Not that there has been a lot of talk about it within ClickZ lately, save for a few articles, but looking at online advertising through the lens of traditional advertising is becoming more and more the vogue.
Last summer I wrote about the need to alter the media currency in the online advertising space, moving the market from an exchange of impressions to that of audience or circulation, the way it is done in print (see “An Alternative to Impressions?“).
More recently, talk around the campfire turned to representing online advertising in the form of gross rating points (GRPs), the way it is done in broadcast.
Since then, there seems to be more interest in finding ways to express interactive advertising’s impact by using traditional advertising’s nomenclature and units of measure.
This is not a bad thing. It helps to translate some of how the Web might work for advertisers into terms that traditional marketers can understand and into forms they can look at side by side with the rest of their advertising activities — and so understand their goals, objectives, and impact as one whole.
Certainly, some who have grown up in advertising knowing only the interactive world will find a return to the old ways confusing and perhaps wrong-headed. Others, who have spent some time on both sides of the fence but where never happy with GRPs, audience, and reach/frequency measures of communication impact, also won’t want to see such imprecise, antiquated mechanisms brought to the New World of online advertising. Then there are those who view anything that mediates the expression of media’s effectiveness — in any way other than that of ultimate sales — as simply smoke and mirrors.
Well, there is validity to each of those viewpoints. I mean, let’s face it: Until the Web, media measurement has been more artistic statistic than scientific exercise. But I don’t want to get into that now (there is a small book to be written on that subject). Rather, I want to address the two forms of expression from traditional media that may help lead us to the Promised Land of online becoming part of the media mix.
Much of site selection — much as in print selection — is finding an audience that is assumptive, based on content. But, unlike print, currently I can’t buy advertising against a rate base, which guarantees a certain potential for reaching a magazine’s audience.
I can determine a target and see if it resides “within” a particular vehicle. I then buy advertising against an actual demographic and receive guarantees for delivery against that demographic.
It may be difficult for most sites to start delivering against demographically specific audiences, save for maybe those that have registered users who volunteer that kind of information. But sites should be able to start guaranteeing rate bases, just as print does. With the kinds of technologies available now for ad serving, they should be able to institute certain controls that can allow for the delivery of an advertiser’s message to a given audience size, and they should be able to sell inventory based on guaranteed rates.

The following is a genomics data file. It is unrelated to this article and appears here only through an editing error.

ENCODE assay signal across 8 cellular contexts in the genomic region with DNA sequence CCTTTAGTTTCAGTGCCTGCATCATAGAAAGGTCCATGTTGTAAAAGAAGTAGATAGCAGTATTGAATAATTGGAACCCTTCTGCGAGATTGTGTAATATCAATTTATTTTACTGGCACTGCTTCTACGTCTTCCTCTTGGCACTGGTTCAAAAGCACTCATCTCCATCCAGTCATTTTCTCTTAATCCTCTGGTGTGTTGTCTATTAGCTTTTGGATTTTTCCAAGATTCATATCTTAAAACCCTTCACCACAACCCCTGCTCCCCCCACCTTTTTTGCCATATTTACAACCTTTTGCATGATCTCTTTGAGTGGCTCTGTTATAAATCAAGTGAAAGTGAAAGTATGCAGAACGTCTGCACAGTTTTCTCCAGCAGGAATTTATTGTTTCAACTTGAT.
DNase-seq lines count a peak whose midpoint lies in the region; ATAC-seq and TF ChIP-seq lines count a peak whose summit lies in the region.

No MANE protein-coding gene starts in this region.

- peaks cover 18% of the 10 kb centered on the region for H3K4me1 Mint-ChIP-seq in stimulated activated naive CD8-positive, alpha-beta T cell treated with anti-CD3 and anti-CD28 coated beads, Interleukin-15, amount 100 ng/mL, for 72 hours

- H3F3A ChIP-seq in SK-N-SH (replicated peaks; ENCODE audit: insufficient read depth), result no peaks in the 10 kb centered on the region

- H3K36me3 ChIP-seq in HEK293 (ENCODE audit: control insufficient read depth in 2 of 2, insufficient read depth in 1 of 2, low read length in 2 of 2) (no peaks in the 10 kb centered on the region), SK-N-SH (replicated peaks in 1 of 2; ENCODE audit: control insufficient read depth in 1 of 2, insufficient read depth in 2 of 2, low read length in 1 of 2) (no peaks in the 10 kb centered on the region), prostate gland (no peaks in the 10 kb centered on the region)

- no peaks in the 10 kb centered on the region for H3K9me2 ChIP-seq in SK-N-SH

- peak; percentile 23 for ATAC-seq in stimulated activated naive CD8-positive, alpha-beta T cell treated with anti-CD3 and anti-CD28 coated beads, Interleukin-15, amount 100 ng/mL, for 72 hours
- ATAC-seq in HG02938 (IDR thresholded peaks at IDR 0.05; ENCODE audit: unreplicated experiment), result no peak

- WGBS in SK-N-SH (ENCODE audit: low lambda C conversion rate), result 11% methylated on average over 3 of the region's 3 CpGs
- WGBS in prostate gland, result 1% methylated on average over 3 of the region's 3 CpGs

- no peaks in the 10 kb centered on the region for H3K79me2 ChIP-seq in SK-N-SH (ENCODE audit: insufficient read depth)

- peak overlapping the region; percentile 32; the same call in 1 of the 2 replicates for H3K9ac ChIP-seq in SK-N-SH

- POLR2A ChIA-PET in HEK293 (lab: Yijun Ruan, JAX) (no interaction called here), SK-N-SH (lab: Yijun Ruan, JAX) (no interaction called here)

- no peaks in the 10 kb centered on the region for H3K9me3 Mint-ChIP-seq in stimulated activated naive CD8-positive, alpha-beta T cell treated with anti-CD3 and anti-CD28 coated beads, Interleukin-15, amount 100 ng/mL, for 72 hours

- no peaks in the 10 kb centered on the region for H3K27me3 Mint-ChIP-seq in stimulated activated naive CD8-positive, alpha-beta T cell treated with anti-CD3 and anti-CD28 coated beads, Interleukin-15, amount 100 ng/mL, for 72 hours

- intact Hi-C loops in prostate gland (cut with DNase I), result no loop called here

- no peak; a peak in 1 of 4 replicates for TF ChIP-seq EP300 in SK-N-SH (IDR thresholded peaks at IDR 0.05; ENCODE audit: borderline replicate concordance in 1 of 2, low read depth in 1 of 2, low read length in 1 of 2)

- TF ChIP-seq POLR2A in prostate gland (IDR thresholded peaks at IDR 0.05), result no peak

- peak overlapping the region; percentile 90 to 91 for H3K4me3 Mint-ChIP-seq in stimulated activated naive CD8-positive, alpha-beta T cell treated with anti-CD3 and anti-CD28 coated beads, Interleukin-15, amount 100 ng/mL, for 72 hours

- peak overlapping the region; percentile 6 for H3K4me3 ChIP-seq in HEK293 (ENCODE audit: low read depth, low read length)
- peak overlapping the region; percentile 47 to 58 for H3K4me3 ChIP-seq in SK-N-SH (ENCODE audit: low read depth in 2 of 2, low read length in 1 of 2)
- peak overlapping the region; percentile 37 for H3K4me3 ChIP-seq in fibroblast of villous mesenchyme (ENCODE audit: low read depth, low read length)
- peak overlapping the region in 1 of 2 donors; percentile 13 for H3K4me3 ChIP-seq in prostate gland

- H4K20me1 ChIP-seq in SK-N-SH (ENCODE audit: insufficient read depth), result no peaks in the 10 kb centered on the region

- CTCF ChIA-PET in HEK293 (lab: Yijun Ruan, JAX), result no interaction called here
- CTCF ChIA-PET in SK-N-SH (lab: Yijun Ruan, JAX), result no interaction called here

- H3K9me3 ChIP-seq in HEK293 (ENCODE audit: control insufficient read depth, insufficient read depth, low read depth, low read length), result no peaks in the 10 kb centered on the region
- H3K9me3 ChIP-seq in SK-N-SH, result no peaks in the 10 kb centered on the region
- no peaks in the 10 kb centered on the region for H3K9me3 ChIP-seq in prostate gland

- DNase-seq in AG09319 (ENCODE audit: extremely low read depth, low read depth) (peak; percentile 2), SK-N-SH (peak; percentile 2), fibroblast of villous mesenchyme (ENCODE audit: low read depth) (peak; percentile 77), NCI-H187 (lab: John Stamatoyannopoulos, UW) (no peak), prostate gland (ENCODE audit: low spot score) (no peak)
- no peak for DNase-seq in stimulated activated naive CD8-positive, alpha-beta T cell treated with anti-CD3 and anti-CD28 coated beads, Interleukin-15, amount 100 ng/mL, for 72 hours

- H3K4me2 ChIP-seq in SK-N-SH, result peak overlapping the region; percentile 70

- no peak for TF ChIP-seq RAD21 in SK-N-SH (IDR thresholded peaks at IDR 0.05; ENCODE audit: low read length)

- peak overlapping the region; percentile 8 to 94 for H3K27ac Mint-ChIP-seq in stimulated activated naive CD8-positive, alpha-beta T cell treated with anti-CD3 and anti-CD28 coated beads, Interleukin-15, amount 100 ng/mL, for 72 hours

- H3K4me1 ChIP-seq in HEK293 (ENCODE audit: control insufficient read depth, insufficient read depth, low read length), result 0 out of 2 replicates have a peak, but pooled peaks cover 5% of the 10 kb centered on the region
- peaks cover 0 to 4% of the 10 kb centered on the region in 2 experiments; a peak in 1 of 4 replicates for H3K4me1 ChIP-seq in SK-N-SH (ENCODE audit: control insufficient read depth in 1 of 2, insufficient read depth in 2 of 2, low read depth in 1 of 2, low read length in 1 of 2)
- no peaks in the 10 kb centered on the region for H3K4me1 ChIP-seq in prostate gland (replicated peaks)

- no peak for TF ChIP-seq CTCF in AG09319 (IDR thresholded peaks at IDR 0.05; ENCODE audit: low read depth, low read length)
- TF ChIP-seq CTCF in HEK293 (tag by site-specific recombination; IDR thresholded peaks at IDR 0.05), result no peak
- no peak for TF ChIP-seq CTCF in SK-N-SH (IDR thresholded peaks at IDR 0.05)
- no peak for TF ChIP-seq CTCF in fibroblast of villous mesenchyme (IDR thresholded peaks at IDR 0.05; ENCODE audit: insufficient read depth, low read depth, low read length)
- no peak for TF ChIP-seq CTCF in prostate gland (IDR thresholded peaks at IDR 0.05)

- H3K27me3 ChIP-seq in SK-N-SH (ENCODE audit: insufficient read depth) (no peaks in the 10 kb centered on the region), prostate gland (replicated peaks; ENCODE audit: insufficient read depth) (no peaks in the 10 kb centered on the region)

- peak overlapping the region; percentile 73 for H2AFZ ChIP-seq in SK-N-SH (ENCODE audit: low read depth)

There’s no reason the process cannot still be based on a cost-per-thousand price structure, as it is with print, but there should be more accountability on this level than there is today. Through something as simple as frequency controls and cookies, it wouldn’t take much for sites to offer this kind of inventory structure.
The problem is that there is so much more monetized potential in the waste impression-only purchasing once promised, publishers would be reluctant to let this kind of inventory structure go.
But I would argue that if sites could deliver an actual audience or a rate base, more advertisers would be willing to move dollars into the online medium. And it would help place an online campaign within the context of the rest of an advertiser’s marketing effort.
GRPs represent a unit of measure that is 1 percent of an audience — not necessarily a unique 1 percent, but one unit consisting of 1 percent. The way GRPs are calculated in traditional media is as follows: (Impressions/Universe) x 100 = GRPs. The universe in this equation is basically the audience you are reaching. GRPs are usually considered untargeted (targeted GRPs are called TRPs, or targeted rating points).
So, if I buy 100,000 impressions on a site that gets 1 million visitors, that’s 10 GRPs for just that site. But for the Web as a whole? 100,000 impressions are about a .08 GRP (assuming total Web population as reported by @plan). That’s nothing. There isn’t a client in the world who would spend money to buy just .08 of a GRP.
This measure is, again, relatable to audience.
If I buy 100 rating points against adults aged 25 to 54, the broadcast vehicle I buy will guarantee that I get my message in front of that audience. (Radio is a bit different, for reasons that the media buying industry has begrudgingly accepted, but that is a discussion we simply don’t have time to get into right now.) The guarantee is shaky, but statistically validated.
If we started dealing with GRP/TRP currency in the online space, coupled with the proper demonstration of ad effectiveness, maybe traditional advertisers would then understand where the medium fits in with the rest of their efforts and so up their investment.